Florida Attorney Case Review – Sentencing Cap – College Band – FAMU Hazing

Florida A&M University, FAMU , Hazing,  782.07, 1006.63(2), Judge Marc Lubet, Jeff Ashton , Sentencing Cap,
Sentencing Cap – College Band
FAMU Hazing
Sentencing Cap in High Profile Case
Florida Criminal Attorney notes that in November 2013 an agreement that a potential Prison Sentence would be capped at 9 years in the high-profile Florida A&M University hazing case was apparently reached according to published reports. Notably, in July 2013, according to the Orlando Sentinel, Judge Marc Lubet “The Orange County judge presiding over the [Florida A&M University] FAMU hazing cases was unwilling Tuesday to cap at three years a possible prison sentence for an ex-band member charged with felony hazing and manslaughter in the death of Marching 100 drum major Robert Champion.” Here is an official copy of the 49 Page Arrest Warrant.
What is a Sentencing Cap?
Here is an example: While the maximum sentence in a second degree felony is 15 years and sentencing guidelines may call for a lengthy prison sentence, sometimes prosecutors agree with defense attorneys that a maximum sentence in a given case will be less that the statutory maximum. Generally judges will approve of these agreements. If the Judge does not approve of the agreement, then the case may be forced to trial.

A New York Times report states one band member “pleaded no contest to manslaughter on Wednesday and could become the first person to go to prison in the beating. The prosecutor, Jeff Ashton, described that band member as being “most consistently identified as the most enthusiastic” participant in the hazing ritual that killed the drum major, Robert Champion, in 2011. A plea deal calls for the band member to spend nine years in prison, though his lawyers can argue for less when a judge sentences him in February.”

Court Records show the band member charges as:

1. MANSLAUGHTHER (VOLUNTARY OR INVOLUNTARY) 782.07 2nd Degree – Felony

2. HAZING RESULTING IN DEATH 1006.63(2) 3rd Degree – Felony

Florida Statute Definition of Hazing

The Florida Statutes defines hazing as, “As used in this section, “hazing” means any action or situation that recklessly or intentionally endangers the mental or physical health or safety of a student for purposes including, but not limited to, initiation or admission into or affiliation with any organization operating under the sanction of a postsecondary institution. “Hazing” includes, but is not limited to, pressuring or coercing the student into violating state or federal law, any brutality of a physical nature, such as whipping, beating, branding, exposure to the elements, forced consumption of any food, liquor, drug, or other substance, or other forced physical activity that could adversely affect the physical health or safety of the student, and also includes any activity that would subject the student to extreme mental stress, such as sleep deprivation, forced exclusion from social contact, forced conduct that could result in extreme embarrassment, or other forced activity that could adversely affect the mental health or dignity of the student. Hazing does not include customary athletic events or other similar contests or competitions or any activity or conduct that furthers a legal and legitimate objective.”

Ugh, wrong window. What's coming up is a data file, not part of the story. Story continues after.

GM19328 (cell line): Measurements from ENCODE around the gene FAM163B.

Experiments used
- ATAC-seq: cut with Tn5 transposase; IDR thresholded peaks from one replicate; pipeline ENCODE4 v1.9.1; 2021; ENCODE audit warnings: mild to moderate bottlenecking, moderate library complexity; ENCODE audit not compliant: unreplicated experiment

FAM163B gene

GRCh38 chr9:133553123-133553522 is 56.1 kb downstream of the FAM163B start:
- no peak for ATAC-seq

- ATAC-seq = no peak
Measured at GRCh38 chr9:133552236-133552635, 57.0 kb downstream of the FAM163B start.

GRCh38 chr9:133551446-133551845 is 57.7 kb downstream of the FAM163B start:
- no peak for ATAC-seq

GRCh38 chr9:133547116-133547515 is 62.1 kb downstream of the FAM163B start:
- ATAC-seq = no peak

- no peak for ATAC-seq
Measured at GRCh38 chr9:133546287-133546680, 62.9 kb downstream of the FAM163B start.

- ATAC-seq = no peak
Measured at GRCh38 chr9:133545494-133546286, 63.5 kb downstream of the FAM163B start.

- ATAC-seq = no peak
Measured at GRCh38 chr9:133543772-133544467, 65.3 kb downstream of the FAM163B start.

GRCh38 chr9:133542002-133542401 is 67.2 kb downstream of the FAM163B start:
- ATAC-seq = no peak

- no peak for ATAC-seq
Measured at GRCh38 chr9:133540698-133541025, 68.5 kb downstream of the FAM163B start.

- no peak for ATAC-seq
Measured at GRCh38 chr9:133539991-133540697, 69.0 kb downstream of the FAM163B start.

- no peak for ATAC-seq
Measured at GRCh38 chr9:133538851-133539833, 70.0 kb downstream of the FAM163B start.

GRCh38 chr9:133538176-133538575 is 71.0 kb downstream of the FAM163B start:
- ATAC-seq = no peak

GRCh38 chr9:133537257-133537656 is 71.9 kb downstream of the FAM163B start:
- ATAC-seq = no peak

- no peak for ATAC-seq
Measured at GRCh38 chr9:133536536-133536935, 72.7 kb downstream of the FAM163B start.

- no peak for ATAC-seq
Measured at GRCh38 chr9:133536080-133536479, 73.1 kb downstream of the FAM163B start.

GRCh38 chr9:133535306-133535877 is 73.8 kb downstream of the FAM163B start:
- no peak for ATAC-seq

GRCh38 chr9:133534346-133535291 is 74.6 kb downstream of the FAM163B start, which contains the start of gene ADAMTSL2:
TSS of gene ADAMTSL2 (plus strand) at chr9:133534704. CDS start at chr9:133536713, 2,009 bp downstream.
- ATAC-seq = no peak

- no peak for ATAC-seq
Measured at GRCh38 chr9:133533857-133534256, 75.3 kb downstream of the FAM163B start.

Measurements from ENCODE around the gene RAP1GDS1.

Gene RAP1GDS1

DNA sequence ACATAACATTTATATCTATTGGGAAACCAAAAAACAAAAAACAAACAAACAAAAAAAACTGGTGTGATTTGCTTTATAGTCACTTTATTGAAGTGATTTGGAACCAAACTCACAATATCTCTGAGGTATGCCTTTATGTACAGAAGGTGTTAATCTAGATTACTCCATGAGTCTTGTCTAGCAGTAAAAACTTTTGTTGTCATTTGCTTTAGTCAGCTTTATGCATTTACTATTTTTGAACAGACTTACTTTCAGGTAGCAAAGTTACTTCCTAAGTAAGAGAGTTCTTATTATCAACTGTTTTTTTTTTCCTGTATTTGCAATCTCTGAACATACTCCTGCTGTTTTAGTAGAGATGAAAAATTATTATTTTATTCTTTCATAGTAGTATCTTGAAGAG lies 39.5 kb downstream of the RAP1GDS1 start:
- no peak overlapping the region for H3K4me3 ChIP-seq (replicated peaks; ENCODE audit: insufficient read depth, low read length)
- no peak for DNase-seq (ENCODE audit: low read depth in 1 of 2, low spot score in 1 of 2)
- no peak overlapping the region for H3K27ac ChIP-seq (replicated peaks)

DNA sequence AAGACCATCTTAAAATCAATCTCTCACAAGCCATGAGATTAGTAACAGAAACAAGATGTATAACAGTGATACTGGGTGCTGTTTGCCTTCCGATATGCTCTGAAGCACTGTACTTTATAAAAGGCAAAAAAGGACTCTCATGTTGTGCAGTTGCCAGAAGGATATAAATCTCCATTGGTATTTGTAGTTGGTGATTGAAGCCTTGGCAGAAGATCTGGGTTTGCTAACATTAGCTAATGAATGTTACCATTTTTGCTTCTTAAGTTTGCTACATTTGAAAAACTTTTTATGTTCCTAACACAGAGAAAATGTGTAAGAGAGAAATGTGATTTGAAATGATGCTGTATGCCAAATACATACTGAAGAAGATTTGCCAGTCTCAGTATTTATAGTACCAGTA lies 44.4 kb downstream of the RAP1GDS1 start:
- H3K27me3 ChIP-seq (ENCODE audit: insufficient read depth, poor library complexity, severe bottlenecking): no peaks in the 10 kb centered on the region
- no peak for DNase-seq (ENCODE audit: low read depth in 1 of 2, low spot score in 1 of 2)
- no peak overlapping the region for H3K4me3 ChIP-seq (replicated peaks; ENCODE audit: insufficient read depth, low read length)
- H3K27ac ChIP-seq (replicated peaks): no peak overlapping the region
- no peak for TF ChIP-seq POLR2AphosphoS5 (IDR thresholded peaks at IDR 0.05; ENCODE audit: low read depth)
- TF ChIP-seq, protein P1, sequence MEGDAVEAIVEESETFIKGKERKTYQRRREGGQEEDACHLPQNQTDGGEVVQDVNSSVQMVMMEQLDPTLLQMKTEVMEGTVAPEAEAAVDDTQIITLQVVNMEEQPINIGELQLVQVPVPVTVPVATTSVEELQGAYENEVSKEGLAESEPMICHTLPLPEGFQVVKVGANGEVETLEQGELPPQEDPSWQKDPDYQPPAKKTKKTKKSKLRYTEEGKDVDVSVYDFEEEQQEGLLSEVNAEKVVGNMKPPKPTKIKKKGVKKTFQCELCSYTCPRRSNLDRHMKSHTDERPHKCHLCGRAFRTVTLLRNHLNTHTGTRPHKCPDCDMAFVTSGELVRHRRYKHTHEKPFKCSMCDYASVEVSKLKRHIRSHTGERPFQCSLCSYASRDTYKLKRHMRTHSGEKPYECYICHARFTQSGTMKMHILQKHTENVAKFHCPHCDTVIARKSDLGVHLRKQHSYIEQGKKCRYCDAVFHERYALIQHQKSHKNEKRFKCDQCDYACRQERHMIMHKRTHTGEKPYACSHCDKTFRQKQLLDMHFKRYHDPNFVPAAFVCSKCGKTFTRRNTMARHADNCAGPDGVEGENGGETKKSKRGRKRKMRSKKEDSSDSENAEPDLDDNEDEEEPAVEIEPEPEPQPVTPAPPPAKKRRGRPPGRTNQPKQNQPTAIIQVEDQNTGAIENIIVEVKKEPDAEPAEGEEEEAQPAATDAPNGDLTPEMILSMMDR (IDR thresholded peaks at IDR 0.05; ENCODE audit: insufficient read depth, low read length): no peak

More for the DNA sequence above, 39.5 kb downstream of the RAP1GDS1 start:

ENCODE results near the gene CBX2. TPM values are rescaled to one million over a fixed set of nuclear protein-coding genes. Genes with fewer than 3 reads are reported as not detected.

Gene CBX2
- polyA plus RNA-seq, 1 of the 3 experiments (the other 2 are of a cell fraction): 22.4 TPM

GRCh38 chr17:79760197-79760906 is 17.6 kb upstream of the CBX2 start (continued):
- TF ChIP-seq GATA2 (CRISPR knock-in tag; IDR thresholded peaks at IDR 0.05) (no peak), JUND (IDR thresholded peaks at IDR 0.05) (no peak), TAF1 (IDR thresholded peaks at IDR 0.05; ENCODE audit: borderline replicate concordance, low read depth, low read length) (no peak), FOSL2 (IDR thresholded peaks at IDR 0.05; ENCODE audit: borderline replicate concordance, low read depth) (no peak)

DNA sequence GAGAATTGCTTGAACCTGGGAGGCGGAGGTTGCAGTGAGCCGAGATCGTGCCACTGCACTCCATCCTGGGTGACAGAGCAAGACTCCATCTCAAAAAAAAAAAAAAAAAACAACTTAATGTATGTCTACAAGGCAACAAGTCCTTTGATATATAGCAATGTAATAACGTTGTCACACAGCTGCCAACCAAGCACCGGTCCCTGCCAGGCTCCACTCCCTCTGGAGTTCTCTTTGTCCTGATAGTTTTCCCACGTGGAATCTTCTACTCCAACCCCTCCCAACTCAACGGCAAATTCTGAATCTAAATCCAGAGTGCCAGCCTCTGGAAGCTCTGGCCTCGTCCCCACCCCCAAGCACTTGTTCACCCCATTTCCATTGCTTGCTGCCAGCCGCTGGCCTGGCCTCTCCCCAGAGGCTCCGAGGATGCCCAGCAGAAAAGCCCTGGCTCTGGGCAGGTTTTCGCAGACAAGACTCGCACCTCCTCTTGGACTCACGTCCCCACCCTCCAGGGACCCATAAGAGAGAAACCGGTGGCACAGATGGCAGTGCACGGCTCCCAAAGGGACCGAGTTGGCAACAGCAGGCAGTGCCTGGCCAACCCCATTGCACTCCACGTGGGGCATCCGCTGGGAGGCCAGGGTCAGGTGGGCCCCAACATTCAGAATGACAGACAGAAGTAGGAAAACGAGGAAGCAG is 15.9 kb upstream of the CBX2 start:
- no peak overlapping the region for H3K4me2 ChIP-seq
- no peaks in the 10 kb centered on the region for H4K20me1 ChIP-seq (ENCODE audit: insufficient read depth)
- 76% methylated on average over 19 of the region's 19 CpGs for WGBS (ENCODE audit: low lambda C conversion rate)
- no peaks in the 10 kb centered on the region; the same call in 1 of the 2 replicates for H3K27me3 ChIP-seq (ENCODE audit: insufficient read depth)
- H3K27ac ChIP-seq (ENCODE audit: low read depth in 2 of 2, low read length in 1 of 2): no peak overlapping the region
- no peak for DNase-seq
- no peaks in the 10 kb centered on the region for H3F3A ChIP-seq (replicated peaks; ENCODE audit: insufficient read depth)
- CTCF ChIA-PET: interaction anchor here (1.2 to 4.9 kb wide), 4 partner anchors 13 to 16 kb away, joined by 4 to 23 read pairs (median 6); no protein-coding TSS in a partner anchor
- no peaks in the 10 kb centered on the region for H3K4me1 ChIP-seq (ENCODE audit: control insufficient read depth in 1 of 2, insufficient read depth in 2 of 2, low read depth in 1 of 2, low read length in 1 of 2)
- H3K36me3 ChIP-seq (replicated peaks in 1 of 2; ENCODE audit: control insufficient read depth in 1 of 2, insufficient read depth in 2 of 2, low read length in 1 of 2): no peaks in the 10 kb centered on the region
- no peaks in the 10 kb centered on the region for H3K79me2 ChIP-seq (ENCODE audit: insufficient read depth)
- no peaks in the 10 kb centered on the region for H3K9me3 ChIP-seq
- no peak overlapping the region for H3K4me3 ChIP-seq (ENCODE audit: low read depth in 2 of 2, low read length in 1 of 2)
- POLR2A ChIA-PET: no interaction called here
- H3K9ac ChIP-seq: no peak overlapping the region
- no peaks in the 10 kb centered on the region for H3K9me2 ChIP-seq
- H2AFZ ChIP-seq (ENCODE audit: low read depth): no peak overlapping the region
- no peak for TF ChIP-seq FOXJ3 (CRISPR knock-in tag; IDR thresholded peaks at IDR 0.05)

“It is not a defense to a charge of hazing that . . The consent of the victim had been obtained;”

Florida Law Penalties for Hazing

Third Degree Felony –  5 Years – serious bodily injury or death of such other person.

1st Degree Misdemeanor – 12 Months – Intentionally or recklessly substantial risk of physical injury or death.

University Definition of Hazing
The University now defines hazing as: “The term hazing shall include, but not be limited to, pressuring or coercing the student into violating state or federal law, any brutality of a physical nature, such as striking in any manner, whipping, beating, branding, exposure to the elements, forced consumption of food, liquor, drugs, or other substances, or other forced physical activities that would adversely affect the health or safety of the student and also includes any activity that would subject the student to extreme mental stress, such as sleep deprivation, forced exclusion from social contacts, forced conduct that would be demeaning or results in extreme embarrassment or any other forced activity that could adversely affect the mental health or dignity of the student. Hazing does not include customary athletic events or other similar contests or competitions or any activity or conduct that furthers a legal and legitimate objective. For purposes of this section, any activity as described above, or any action or situation that recklessly or intentionally endangers the mental or physical health or safety of a student for purposes, including, but not limited to, initiation or admission into or affiliation with a university sanctioned organization, shall be presumed to be hazing and a “forced” activity, the willingness or consent of an individual to participate in such activity notwithstanding.”

Sample Florida Arrest Warrant

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